Gore Bay Marina expansion approved

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Project to be phased in and contingent on funding

GORE BAY—Gore Bay town council has given the go-ahead for proposed plans toward its marina expansion project, which will be carried out in phases and is contingent on government funding.

At a special meeting of council last week, council members reviewed the several options they had been provided for the marina expansion. 

“The committee met in a conference call with EXP (engineers). After that, discussions centred on which option should be considered and option number 3B was recommended for the stage work of the project,” said town clerk Annette Clarke at the special council meeting held last week. 

Ms. Clarke explained the actual marina expansion would be carried out in phases. Phase one would be the replacement of the Okeechobee and Fish Point docks; the second phase would be installing new docks off the (current) breakwall and stage three would be for the extension of the breakwall—a floating breakwall to protect the larger vessels that come in and an extension to the main docks.

The next step will include the completion of the plans and for the town to meet with FedNor and Northern Ontario Heritage Fund Corporation representatives to start the process for funding applications.

As part of the marina expansion, but not included in the cost estimates, was a floating dock to be installed to protect pier 14, noted Ms. Clarke, “and to accommodate cruise ships if they were to dock here. We’ve made initial calls to cruise line companies, and this work would be given to the EDO (economic development officer) to concentrate on that for us.”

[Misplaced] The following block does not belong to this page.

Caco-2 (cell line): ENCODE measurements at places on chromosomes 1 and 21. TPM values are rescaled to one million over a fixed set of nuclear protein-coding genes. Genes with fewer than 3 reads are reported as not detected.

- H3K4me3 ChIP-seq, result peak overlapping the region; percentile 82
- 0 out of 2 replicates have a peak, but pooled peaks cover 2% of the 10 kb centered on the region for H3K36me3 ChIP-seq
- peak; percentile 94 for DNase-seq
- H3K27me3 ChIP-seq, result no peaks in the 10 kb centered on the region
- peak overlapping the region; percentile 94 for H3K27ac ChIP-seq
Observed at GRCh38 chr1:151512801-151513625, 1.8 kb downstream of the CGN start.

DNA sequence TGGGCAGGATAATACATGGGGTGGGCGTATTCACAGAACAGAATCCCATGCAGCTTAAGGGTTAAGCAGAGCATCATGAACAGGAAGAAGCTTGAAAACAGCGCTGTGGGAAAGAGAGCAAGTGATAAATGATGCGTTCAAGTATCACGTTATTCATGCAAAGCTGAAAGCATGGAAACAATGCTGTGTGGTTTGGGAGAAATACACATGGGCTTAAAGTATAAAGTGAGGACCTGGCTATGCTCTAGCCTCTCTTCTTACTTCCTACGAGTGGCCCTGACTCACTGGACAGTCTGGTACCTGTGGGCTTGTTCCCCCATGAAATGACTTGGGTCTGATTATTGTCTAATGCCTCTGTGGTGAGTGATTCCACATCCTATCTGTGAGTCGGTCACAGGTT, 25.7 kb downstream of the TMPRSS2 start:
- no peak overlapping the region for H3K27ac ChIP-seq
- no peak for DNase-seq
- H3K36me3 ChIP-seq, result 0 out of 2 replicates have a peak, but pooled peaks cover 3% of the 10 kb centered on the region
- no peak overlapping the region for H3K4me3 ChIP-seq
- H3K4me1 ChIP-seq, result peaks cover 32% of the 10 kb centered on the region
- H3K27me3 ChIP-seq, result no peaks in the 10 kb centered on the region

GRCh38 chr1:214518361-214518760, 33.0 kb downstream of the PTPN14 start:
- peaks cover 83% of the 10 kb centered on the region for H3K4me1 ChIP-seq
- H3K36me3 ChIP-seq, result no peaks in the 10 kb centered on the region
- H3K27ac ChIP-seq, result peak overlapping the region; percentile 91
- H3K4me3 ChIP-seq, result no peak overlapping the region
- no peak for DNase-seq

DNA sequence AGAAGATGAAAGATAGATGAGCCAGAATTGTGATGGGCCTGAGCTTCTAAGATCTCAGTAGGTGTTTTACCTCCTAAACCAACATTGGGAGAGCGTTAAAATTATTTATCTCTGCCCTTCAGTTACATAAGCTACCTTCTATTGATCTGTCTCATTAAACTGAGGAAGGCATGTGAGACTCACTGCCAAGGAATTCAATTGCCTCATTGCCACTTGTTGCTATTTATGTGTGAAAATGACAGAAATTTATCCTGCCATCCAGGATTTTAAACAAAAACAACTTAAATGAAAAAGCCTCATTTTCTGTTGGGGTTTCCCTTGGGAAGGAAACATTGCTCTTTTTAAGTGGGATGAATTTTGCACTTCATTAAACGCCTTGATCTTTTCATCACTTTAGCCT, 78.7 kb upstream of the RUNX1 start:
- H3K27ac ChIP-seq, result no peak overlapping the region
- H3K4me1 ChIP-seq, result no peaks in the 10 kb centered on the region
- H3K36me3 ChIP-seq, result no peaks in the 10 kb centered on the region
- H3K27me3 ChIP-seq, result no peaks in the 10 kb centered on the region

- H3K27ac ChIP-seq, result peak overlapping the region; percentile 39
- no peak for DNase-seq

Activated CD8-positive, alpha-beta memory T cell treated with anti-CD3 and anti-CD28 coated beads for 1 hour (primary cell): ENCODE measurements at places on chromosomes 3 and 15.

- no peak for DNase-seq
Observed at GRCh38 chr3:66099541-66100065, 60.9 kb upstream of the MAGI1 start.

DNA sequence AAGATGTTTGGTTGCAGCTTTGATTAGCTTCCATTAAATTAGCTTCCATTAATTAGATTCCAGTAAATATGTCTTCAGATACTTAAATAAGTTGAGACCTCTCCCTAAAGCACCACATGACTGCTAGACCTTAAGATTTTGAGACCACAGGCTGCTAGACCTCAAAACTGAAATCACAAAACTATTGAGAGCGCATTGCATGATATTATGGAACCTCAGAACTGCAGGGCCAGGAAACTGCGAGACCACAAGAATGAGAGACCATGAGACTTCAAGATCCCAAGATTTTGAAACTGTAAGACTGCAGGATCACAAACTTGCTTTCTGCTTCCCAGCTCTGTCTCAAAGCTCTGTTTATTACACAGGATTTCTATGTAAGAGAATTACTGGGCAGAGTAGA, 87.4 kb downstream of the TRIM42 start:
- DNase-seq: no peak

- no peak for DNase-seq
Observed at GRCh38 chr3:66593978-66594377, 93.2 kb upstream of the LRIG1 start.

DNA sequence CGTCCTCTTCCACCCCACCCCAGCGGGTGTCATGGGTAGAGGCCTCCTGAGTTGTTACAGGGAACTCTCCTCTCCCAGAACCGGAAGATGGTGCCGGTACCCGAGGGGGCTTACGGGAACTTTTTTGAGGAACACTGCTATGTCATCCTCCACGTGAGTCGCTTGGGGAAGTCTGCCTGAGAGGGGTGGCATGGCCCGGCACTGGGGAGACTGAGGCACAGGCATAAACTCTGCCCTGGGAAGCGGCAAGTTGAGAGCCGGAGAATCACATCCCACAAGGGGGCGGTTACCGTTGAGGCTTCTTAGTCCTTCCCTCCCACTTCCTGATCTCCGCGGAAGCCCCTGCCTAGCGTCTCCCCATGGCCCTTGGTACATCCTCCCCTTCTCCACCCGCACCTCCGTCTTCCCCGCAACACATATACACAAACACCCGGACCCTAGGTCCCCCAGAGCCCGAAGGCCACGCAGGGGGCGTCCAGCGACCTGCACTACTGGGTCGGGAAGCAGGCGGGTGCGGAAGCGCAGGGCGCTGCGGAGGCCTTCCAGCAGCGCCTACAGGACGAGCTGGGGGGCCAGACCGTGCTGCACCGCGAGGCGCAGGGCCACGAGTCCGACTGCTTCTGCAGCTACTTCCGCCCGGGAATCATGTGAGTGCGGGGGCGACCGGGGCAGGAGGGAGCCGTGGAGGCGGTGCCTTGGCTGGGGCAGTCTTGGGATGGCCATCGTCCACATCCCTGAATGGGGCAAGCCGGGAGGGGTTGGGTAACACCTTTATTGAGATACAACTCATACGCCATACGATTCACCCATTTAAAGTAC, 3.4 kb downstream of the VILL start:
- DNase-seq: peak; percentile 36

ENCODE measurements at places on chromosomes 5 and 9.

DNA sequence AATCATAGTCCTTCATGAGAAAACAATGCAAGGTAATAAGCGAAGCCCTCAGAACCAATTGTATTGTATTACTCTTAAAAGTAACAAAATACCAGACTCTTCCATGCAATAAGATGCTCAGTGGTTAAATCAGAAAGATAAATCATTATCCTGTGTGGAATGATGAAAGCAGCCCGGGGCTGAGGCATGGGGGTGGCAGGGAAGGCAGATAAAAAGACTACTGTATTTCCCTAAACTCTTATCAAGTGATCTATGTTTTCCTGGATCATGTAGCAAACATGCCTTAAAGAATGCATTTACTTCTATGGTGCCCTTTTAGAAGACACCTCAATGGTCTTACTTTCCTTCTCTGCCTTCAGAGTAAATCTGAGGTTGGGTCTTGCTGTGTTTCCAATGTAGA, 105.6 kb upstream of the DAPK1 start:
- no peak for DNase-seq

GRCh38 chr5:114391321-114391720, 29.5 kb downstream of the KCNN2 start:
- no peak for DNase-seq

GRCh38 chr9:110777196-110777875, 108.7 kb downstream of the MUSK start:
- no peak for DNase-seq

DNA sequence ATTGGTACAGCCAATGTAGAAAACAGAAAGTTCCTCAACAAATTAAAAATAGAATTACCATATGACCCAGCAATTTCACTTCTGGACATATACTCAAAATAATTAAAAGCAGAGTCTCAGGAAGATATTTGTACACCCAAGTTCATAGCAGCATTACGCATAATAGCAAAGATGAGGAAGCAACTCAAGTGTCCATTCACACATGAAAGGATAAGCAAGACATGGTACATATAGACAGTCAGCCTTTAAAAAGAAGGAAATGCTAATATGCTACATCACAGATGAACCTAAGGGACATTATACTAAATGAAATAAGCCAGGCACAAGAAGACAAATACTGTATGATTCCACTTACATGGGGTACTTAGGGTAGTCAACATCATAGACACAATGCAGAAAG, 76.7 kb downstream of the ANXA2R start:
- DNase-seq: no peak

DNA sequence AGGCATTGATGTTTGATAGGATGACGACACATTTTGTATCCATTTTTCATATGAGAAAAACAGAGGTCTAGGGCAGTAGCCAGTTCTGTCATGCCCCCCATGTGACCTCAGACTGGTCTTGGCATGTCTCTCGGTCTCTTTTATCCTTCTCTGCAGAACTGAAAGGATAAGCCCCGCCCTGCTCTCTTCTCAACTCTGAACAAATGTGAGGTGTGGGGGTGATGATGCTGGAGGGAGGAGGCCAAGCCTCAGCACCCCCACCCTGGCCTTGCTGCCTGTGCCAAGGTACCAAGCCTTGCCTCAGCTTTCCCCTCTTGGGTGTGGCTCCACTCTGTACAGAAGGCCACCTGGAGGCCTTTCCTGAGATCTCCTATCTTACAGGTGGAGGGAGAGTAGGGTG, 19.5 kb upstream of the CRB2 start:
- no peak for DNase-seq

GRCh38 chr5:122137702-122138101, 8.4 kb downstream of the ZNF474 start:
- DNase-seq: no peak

“It would provide docking space and protection for bigger vessels that we can’t handle now,” said Councillor Ken Blodgett.

Ms. Clarke stressed that the marina expansion plans are all contingent on funding for the work to be carried out. 

“The first phase would mean having 71 more docks,” said Mr. Blodgett. 

Currently the town marina has a total of 157 slips and, under the marina expansion project, 25 slips would be removed and replaced with new ones. There would be 120 new slips and anchor blocks installed and the project would include a new commercial dock, anchor blocks and wave attenuator.

“Do we have the boating traffic?” asked Councillor Paulie Nodecker.

“Hopefully,” said Mr. Blodgett, and with “the newer docks we will be able to invite entire cruising clubs here to visit.”

Ms. Clarke noted, “and a marketing strategy will need to be done to bring more boats here, with packages provided where people dock here and include restaurants and theatre etc.” She pointed out the town is running out of room to dock vessels, even seasonals. Currently, “we have to turn boats away on the Harbour Days weekend because we don’t have the room to accommodate them (larger vessels),” said Ms. Clarke.

And there are nights when the marina is full and boaters have to dock at the CYC (Canadian Yacht Charters), said Mr. Blodgett.

The new floating dock reserved for commercial berthing would be attached to the existing armour stone breakwater to accommodate the new access point and new gangway shore connection.

Councillors Ken Blodgett and Patricia Bailey put forward the motion to approve the option for the marina expansion project at a cost of $4,150,052, which was again stressed, would be phased in contingent on funding approvals.